As a company grows one on ones are critical, show me a manager who doesn’t schedule regular one on one’s with her direct reports and I’ll show you a bad manager. I am a BIG student of one on one cadence, questions, etc because I suck at them. I’ve done them because I realize their importance, but I’m not good at structured systems.
As a growing company you’ll find yourself wearing many hats that don’t involve your people, manager, consultant, financial analyst, etc, and as such you will feel the pull of those multiple hats at some point, and something will have to give somewhere. Your other option is to not do regular one on ones, and watch your people feel under-invested in, so what’s a gal to do when she feels the stretch of having to wear multiple hats and do one on ones with her direct reports?
I have always had regular one on one’s scheduled, I have struggled with the format, but I’ve tried to make sure they were all scheduled. I started realizing an issue, even though I had cadence for my one on ones, the other hats often resulted in me cancelling or rescheduling them.
My other hats were mostly travel, visiting clients, etc. I tried to do my one on ones from hotels, but when you are in a time zone 6 hours off of HQ, you don’t want to have your managers waking up at 5AM for their one one one. When I did get back to the office for the rescheduled one on ones, my days were so packed that I would not be well prepared for them them less effective than I would like, and my team would have liked.
So what is a manager to do? Data is the key.
My recommendation is to keep track of cancelled one on ones, they are going to happen sometimes, that is OK. If it occasionally, use something like a trello board, I update mine every 7-14 days for my one on one’s with my manager, Crystal. In that way even if we have to cancel I can still keep her looped in.
However if you are finding yourself canceling or rescheduling frequently, stop! Here are some steps you can take to address this:
- Talk. Create a comfort level between you and your direct reports on rescheduling (do this as a group, so they agree together vs you creating individual cadence for each person, I have found separate systems for separate people is a sure fire way to fail at scaling. Remind them that you are pulled in multiple directions, and that spending time with them matters to you.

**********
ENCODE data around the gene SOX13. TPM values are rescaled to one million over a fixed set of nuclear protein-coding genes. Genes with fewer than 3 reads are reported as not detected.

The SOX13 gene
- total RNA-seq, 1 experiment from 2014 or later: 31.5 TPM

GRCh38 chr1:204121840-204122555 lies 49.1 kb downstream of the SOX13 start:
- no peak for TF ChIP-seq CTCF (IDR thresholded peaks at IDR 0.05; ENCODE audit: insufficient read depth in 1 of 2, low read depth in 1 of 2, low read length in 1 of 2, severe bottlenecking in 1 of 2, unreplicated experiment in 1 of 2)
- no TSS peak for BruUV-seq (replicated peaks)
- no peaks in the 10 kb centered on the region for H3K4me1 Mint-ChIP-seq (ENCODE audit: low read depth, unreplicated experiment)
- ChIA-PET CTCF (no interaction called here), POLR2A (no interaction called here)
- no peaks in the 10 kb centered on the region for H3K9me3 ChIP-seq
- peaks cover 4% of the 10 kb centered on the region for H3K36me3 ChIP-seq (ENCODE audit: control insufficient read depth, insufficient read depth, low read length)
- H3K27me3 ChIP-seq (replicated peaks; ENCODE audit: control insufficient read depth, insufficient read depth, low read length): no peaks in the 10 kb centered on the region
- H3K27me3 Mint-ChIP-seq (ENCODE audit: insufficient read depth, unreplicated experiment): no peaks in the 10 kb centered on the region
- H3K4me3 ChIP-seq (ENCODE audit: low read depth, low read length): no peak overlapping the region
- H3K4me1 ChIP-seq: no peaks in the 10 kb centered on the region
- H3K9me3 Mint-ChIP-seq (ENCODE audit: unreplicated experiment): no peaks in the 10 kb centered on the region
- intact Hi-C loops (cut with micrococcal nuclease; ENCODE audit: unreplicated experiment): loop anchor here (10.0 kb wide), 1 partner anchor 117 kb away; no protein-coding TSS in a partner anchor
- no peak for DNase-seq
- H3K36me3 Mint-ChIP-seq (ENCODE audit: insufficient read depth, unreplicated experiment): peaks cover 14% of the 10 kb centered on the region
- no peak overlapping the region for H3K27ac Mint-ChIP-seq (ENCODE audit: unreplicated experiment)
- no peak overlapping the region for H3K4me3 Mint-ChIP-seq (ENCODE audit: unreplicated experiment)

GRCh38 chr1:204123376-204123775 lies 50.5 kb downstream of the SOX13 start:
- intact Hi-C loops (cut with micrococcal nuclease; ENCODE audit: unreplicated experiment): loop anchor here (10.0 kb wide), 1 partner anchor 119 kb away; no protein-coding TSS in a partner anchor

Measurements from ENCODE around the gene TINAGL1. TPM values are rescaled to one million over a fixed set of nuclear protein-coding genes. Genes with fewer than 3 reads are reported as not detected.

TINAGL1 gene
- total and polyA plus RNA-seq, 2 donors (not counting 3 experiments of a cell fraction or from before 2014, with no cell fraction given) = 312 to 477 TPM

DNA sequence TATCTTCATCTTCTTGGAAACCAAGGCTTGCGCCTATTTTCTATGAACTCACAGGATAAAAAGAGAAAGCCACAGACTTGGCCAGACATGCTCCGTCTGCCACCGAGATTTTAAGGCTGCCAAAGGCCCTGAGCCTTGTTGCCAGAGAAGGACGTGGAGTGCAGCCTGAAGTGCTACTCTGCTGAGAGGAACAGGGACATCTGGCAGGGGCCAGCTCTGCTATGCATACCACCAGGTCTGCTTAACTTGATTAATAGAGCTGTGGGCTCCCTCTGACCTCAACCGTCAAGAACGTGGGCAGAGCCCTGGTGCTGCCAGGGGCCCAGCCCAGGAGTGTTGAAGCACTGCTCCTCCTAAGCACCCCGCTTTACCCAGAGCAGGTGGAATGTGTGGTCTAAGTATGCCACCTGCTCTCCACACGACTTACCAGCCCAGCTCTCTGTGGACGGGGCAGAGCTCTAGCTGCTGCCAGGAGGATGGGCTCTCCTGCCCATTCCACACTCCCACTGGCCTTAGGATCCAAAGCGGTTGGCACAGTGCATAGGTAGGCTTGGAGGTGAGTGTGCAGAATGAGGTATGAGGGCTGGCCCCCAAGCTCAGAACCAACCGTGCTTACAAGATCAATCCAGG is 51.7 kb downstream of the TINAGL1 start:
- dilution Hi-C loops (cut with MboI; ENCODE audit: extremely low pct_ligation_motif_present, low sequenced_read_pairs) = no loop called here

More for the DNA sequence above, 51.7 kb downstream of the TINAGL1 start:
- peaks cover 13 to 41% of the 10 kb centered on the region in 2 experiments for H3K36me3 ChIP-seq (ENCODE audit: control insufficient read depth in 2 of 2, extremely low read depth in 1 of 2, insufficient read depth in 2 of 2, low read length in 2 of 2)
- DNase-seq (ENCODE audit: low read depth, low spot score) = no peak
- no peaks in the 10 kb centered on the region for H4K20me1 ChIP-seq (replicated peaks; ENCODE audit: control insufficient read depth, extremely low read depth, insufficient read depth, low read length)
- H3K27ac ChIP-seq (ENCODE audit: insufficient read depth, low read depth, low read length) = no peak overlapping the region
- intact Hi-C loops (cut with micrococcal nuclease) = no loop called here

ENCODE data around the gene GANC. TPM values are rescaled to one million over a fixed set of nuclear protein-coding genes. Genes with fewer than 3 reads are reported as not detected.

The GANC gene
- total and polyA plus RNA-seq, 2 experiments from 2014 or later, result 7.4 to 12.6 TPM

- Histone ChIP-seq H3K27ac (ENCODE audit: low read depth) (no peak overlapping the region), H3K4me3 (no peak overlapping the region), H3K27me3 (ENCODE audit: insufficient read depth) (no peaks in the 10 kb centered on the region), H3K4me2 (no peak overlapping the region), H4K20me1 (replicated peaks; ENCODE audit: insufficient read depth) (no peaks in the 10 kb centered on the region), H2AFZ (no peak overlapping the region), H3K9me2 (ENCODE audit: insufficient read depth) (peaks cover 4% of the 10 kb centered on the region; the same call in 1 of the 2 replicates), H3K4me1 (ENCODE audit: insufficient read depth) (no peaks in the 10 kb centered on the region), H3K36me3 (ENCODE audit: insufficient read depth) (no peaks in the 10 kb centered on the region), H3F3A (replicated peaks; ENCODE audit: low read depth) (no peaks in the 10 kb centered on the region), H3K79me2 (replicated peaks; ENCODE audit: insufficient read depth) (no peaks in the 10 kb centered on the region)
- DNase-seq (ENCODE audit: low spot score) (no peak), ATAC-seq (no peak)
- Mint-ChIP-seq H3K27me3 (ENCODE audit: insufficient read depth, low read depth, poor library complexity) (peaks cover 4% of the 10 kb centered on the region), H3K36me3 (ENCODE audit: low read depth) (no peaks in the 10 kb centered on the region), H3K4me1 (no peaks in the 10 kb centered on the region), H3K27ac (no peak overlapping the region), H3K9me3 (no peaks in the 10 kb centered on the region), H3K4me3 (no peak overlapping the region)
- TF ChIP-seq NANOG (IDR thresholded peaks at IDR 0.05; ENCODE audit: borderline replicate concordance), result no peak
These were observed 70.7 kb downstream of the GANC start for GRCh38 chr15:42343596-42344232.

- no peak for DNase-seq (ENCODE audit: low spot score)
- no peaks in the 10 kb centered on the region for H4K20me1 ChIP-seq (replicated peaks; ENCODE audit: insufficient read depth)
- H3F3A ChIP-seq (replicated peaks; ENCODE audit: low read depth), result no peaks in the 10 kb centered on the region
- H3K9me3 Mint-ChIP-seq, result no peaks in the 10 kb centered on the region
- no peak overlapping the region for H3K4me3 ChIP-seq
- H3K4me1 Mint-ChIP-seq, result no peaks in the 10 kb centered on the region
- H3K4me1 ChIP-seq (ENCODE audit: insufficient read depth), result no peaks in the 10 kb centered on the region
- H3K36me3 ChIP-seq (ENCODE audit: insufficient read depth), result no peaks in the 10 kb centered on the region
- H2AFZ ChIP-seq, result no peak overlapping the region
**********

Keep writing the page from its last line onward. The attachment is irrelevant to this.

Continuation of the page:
- Be inclusive. Make your direct reports part of the solution. This is time set aside for them, so they should help to develop the solution.
- Set Boundaries. Make the goal to mutually walk out of this conversation with a promise, maybe its “I’ll make 80% of our scheduled one on ones next quarter”
- Plan to fail. Decide that if you dip below the agreed upon % of attended one on ones for more than “X” months in a row (or some level you are all comfortable with), be open to restructuring your team, adding in another manager, or step aside all together and focus on the other areas that you must.
Where I failed was on having hard numbers (data) and communicating this was a concern to the team. I was looking at my cancelled meetings on my calendar and kept track, but never communicated that I was looking at this to my team.
I found that I was rescheduling approximately 30% of my one on one’s. Of my many hats, one required a lot of travel and a lot of client meetings that were happening while I was supposed to be doing one on ones. That was a big part of why I realized that as the company grew, it was only going to get “worse” with demands on my time traveling, speaking, funding people’s ideas in labs – etc – so we have a director of SEO who will have higher availability & accountability to my former direct reports. Not to mention, a different approach to tackling the problems I faced. At this point all my direct reports worked with me so long, that they kinda knew how I’d approach things, getting a new manager will help them learn new ways to tackle issue. So that is an upside as well.
How many one on one’s have you cancelled or rescheduled? Is it too many or just right? Only you will know, but communicate that its an issue early and often.